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Ash‘ariyya and Mu‘tazila

DOI: 10.4324/9780415249126-H052-1
Version: v1,  Published online: 1998
Retrieved April 24, 2024, from

Article Summary

The Mu‘tazila – literally ‘those who withdraw themselves’ – movement was founded by Wasil bin ‘Ata’ in the second century AH (eighth century ad). Its members were united in their conviction that it was necessary to give a rationally coherent account of Islamic beliefs. In addition to having an atomistic view of the universe, they generally held to five theological principles, of which the two most important were the unity of God and divine justice. The former led them to deny that the attributes of God were distinct entities or that the Qur’an was eternal, while the latter led them to assert the existence of free will.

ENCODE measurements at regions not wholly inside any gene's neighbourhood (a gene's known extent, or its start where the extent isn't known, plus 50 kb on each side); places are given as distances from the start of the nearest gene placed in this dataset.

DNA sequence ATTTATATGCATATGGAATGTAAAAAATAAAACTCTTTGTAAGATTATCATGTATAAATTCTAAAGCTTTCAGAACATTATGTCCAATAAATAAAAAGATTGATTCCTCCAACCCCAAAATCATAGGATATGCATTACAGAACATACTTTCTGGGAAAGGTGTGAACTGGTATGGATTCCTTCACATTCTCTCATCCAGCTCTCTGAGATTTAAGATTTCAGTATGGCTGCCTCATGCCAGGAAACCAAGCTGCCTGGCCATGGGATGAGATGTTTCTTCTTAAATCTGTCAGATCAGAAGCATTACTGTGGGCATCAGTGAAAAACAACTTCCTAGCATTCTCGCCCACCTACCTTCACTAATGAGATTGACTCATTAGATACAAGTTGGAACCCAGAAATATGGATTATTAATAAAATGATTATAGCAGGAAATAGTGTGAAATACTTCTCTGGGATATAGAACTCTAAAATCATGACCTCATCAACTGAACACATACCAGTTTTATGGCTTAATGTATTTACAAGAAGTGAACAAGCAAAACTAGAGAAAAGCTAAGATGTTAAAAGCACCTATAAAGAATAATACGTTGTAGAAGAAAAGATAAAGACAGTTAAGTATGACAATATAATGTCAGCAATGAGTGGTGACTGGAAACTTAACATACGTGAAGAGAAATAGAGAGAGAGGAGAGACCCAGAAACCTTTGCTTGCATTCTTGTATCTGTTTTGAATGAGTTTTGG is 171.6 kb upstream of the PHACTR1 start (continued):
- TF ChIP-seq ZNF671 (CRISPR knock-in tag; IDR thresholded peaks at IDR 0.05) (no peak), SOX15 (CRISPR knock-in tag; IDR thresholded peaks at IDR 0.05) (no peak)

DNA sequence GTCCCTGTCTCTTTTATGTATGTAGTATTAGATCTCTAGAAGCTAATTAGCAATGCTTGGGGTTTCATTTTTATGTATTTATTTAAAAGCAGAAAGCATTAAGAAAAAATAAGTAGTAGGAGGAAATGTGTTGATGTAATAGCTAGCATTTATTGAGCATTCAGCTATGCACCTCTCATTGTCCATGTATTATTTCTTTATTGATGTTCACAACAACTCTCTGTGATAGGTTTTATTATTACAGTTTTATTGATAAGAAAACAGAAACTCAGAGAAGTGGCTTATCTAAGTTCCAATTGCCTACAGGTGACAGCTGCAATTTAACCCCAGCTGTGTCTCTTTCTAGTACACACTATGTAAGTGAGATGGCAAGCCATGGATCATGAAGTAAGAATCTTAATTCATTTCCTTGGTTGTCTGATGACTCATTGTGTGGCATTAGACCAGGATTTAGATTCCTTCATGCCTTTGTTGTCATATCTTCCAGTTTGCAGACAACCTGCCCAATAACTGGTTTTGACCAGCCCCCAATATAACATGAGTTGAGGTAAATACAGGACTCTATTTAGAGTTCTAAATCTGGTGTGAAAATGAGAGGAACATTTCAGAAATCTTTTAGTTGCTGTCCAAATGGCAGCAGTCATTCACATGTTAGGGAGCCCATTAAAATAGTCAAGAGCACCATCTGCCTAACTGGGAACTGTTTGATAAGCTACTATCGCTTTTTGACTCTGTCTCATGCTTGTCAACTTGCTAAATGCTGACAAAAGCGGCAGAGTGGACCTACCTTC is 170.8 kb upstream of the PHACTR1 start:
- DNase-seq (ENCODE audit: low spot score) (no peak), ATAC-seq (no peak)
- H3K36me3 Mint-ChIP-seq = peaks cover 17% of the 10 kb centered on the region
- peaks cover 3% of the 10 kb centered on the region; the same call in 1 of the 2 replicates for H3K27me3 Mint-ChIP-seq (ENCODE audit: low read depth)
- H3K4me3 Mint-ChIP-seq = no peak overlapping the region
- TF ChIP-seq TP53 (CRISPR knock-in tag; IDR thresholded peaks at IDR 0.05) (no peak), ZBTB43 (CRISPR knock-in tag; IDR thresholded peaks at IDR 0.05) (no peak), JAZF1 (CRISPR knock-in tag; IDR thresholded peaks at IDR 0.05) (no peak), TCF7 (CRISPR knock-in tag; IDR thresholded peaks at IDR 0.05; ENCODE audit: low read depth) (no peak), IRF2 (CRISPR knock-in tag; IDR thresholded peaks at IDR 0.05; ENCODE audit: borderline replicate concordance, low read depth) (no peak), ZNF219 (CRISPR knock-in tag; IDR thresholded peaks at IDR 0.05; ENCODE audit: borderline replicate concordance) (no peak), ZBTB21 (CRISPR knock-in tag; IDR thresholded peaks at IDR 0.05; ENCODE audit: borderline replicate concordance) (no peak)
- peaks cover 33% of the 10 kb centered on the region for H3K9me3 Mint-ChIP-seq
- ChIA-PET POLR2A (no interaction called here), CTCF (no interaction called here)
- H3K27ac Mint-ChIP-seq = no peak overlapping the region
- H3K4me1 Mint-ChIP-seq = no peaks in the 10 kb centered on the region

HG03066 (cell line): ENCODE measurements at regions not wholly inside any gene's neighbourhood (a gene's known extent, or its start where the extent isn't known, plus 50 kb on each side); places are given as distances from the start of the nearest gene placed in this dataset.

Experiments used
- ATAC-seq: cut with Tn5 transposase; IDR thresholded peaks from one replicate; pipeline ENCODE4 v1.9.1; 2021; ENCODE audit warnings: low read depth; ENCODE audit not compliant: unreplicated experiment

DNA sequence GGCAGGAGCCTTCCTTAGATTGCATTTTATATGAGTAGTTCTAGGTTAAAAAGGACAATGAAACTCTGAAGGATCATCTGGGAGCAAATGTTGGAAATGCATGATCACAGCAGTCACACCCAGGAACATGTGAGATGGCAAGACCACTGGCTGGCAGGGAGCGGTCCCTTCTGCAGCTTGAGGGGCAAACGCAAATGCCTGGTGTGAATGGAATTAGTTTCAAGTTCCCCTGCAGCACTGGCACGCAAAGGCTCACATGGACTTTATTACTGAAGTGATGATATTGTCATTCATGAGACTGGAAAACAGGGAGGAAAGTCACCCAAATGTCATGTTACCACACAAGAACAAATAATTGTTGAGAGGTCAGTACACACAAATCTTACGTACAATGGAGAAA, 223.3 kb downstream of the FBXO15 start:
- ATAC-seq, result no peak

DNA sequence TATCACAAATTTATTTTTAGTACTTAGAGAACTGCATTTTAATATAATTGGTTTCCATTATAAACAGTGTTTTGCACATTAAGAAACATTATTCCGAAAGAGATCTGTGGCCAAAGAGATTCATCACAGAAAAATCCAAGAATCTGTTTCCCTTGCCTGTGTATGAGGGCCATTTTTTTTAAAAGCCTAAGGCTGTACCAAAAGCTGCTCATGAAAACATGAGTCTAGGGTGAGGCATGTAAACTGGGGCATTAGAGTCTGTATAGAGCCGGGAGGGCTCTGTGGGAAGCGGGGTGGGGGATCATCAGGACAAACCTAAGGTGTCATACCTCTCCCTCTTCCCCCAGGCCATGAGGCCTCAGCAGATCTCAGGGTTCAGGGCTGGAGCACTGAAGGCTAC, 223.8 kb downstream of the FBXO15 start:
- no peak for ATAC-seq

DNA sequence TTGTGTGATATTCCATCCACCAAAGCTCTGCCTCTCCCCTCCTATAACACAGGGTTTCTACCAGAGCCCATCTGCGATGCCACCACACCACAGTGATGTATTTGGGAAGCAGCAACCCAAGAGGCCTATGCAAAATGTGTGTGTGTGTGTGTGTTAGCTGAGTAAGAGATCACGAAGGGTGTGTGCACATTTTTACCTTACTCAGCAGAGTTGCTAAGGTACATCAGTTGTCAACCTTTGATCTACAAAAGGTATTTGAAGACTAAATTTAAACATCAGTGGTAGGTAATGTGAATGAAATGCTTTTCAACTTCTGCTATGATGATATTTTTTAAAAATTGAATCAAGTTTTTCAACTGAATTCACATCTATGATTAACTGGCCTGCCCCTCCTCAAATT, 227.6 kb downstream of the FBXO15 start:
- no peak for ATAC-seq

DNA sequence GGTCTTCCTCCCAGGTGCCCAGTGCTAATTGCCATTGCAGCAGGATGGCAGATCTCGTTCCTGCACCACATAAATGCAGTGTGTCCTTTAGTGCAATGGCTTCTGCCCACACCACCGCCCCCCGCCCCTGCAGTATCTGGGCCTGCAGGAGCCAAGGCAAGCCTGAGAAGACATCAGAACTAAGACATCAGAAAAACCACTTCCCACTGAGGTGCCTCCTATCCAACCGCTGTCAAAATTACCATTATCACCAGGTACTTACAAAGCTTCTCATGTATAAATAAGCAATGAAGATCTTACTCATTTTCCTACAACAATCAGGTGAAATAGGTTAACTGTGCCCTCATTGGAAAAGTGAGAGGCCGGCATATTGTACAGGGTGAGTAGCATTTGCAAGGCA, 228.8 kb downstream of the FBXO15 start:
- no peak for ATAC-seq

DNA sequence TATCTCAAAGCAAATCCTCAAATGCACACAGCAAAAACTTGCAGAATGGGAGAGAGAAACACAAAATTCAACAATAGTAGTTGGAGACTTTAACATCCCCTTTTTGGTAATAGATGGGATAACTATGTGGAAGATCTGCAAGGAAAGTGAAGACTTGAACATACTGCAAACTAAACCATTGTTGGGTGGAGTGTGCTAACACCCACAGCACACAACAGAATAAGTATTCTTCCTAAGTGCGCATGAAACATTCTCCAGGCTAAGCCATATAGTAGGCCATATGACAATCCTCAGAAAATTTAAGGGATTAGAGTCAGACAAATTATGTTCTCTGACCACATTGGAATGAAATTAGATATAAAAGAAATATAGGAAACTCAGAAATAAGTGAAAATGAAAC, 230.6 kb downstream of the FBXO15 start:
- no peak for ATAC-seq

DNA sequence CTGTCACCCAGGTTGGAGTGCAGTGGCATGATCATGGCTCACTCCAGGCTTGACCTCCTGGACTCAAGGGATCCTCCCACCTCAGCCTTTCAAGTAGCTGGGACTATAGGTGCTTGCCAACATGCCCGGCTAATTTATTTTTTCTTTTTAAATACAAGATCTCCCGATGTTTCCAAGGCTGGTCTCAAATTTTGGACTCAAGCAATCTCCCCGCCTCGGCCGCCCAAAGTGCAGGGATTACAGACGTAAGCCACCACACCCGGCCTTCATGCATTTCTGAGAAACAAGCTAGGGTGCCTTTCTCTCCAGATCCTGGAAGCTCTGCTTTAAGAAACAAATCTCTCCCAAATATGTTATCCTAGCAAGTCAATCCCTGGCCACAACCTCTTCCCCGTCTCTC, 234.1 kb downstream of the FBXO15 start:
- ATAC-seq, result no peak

Ash‘ariyya – named after its founding thinker, al-Ash‘ari – was the foremost theological school in Sunni Islam. It had its origin in the reaction against the excessive rationalism of the Mu‘tazila. Its members insisted that reason must be subordinate to revelation. They accepted the cosmology of the Mu‘tazilites but put forward a nuanced rejection of their theological principles.

Citing this article:
Robinson, Neal. Ash‘ariyya and Mu‘tazila, 1998, doi:10.4324/9780415249126-H052-1. Routledge Encyclopedia of Philosophy, Taylor and Francis,
Copyright © 1998-2024 Routledge.

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